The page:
When the worry sneaks out, it displays itself to observant people in small ways. For example: Chronic double-checking, biting nails, busyness, excited chatter, and seeking approval. On a whole however, people experiencing anxiety do not appear the way we expect them to. Then to make matters worse, these individuals rarely permit themselves to seek help.
It is a dreadful vicious cycle sometimes resulting in an inability to try to take on certain tasks as the fear associated with it is just too much (even though the individual may be fully capable of the task).
To go home at the end of the day with these anxious thoughts still in your head are damaging even if we mask them and carry on as if nothing is wrong. If we are not dealing with the anxiety (and/or depression) appropriately it can increase risk of suicide. ‘Depression (Harris and Barraclough 1997), anxiety (Sareen and others 2005) and comorbid depression and anxiety (Sareen and others 2005, Hawgood and De Leo 2008) amplify the risk of suicide and suicidal behaviours. The current study provides evidence that these disorders may play a role in the elevated suicide rate among the veterinary profession.’
Fortunately, we are now living in a time when people are ready to talk about these sorts of issues. The supports available are becoming better and better. If you, or someone you know, is having mental health struggles (including anxiety, depression, suicidal thoughts, etc) please reach out.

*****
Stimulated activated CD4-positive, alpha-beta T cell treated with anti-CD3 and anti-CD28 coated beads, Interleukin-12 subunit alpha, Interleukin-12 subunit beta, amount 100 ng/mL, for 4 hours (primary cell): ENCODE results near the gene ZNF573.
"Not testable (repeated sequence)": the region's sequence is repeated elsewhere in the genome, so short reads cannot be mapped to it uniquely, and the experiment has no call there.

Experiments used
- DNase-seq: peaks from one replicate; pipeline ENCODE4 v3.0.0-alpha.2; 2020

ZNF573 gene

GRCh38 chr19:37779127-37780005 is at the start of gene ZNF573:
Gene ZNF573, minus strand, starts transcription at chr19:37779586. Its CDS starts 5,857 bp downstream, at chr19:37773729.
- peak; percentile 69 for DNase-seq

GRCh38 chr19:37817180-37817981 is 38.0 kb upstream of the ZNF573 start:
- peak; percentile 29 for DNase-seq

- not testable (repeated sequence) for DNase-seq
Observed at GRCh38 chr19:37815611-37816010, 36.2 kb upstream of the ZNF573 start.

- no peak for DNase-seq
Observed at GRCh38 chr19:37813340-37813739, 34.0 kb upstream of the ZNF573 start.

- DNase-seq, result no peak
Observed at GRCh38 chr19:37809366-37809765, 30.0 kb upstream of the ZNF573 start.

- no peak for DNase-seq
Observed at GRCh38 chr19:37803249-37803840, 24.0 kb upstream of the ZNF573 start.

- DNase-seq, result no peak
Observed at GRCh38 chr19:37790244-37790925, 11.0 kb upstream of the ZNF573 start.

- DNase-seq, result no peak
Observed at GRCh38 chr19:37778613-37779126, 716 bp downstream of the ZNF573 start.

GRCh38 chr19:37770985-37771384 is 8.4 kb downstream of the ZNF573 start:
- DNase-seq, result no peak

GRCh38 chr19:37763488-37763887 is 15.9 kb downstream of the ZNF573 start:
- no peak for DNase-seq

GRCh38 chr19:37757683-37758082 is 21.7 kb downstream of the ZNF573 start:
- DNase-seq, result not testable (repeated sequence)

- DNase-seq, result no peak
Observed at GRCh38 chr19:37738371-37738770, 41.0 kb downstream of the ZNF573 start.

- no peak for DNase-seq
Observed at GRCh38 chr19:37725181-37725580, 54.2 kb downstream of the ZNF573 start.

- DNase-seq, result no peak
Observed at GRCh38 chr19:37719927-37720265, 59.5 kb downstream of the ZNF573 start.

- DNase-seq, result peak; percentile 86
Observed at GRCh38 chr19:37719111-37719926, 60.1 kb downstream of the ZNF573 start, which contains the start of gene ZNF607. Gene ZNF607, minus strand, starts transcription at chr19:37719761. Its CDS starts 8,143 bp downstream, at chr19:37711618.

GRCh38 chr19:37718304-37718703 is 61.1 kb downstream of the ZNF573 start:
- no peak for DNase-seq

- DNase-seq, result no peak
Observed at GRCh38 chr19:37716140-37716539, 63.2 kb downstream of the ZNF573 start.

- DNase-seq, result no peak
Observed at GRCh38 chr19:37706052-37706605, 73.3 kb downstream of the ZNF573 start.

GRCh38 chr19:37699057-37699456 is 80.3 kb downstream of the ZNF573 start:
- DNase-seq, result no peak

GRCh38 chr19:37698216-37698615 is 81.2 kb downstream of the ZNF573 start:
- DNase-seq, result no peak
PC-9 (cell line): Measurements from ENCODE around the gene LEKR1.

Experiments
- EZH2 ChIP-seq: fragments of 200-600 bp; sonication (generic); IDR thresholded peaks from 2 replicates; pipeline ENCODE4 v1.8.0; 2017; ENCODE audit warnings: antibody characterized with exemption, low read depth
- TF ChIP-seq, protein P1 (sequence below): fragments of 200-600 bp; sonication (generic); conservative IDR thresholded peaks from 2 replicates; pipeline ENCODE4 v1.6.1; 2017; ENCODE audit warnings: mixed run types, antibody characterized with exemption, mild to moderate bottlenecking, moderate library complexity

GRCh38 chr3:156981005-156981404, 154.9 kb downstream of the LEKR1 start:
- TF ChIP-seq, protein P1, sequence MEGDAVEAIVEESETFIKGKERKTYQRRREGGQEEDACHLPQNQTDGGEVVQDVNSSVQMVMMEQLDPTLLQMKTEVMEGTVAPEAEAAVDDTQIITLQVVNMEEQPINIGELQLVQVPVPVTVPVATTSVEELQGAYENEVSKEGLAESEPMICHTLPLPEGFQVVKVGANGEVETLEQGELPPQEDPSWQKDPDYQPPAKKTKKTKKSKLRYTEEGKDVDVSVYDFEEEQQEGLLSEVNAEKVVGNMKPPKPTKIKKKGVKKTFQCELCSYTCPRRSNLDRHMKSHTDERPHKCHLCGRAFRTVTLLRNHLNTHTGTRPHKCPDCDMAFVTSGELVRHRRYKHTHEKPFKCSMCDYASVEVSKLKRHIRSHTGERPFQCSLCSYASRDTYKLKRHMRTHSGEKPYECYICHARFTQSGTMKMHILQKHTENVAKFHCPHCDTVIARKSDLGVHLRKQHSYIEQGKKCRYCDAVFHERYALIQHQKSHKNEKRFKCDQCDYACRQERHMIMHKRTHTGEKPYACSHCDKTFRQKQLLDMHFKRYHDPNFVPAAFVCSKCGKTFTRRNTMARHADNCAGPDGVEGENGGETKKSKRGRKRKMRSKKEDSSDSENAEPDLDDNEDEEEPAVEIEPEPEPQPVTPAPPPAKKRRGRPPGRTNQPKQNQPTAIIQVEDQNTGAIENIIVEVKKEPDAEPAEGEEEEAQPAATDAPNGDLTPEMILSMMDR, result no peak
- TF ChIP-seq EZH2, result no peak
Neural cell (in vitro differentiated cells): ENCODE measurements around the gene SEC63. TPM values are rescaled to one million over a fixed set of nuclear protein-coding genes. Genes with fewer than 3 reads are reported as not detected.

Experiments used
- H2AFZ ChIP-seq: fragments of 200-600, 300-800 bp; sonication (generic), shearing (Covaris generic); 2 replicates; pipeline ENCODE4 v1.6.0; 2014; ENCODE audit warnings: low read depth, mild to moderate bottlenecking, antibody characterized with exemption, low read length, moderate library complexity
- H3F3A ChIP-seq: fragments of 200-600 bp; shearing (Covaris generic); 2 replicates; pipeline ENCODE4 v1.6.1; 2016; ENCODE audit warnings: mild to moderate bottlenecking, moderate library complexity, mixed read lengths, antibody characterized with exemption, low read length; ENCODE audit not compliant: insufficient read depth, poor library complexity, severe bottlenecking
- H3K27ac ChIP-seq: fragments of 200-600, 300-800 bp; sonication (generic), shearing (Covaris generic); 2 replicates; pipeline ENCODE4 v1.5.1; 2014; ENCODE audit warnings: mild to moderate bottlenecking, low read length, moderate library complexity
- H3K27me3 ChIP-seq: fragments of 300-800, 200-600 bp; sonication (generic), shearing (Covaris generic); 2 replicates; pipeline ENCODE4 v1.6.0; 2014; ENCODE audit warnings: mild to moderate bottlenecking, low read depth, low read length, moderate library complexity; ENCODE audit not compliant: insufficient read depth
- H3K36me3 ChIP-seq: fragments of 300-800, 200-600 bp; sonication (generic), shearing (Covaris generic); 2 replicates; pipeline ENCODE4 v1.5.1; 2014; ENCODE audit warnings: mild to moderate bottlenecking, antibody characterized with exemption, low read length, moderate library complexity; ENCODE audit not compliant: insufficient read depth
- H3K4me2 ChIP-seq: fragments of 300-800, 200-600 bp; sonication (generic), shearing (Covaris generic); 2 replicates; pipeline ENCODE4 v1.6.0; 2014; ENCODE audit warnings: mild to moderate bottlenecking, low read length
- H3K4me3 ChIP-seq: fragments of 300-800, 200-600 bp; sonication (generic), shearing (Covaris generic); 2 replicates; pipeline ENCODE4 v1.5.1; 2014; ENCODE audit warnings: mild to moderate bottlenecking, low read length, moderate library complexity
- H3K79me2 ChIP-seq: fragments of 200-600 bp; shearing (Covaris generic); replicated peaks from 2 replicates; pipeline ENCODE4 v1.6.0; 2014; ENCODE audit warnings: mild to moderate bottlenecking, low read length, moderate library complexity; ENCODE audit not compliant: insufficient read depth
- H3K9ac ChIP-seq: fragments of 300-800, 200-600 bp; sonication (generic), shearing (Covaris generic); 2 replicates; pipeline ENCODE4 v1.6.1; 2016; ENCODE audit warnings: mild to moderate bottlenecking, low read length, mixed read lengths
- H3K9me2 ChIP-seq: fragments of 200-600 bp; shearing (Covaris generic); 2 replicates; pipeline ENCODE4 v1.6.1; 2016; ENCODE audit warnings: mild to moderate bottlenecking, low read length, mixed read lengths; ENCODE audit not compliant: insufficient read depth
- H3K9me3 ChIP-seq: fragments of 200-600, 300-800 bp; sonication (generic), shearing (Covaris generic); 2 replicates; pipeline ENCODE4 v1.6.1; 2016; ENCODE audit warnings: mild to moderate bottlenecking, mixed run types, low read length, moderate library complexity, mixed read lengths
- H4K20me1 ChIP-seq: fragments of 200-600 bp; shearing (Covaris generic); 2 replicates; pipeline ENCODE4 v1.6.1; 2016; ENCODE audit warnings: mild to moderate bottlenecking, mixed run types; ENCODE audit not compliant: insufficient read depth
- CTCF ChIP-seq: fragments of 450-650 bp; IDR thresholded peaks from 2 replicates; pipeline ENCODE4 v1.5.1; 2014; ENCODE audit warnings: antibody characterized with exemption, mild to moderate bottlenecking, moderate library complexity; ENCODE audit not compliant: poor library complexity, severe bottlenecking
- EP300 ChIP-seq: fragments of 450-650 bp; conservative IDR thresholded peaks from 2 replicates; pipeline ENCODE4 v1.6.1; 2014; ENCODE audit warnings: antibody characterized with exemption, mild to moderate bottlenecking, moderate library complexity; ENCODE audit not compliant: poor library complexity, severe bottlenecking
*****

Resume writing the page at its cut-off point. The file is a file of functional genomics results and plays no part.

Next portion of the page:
Some readily accessible resources are (but not limited to):
- National Crisis Hotlines (including; Crisis Services Canada, Centre for Suicide Prevention)
- National Resources for Information about Mental Illness (including; Bell Let’s Talk, Canadian Association for Suicide Prevention, Canadian Mental Health Association, Mental Health Commission, Mood Disorders Society of Canada, Canadian Psychological Association)
The Canadian Veterinary Medical Association is also providing numerous resources for veterinarians, technicians, and support staff. If you identify concerning behavior or changes of behavior in a colleague, talk to them. It is so important to simply ask someone if they are okay. You will likely not be able to help them on your own, but at least by opening a dialogue, you can encourage them to seek the help they need.
My own journey with anxiety is an ongoing one. I have good days and bad; some triggers I can talk myself through, and some I really struggle with.
At the end of the day, I accept that Generalized Anxiety Disorder is part of who I am. There are even days where I embrace it a bit and it can make me better. Better in ways in which I pay attention to small details or ‘Generalized Anxiety Disorder (GAD) is a disorder characterized by unrealistic or excessive anxiety about two or more aspects of life (work, social relationships, financial matters, etc), often accompanied by symptoms such as palpitations, shortness of breath, or dizziness.’ double-check drug draws or prescription labels.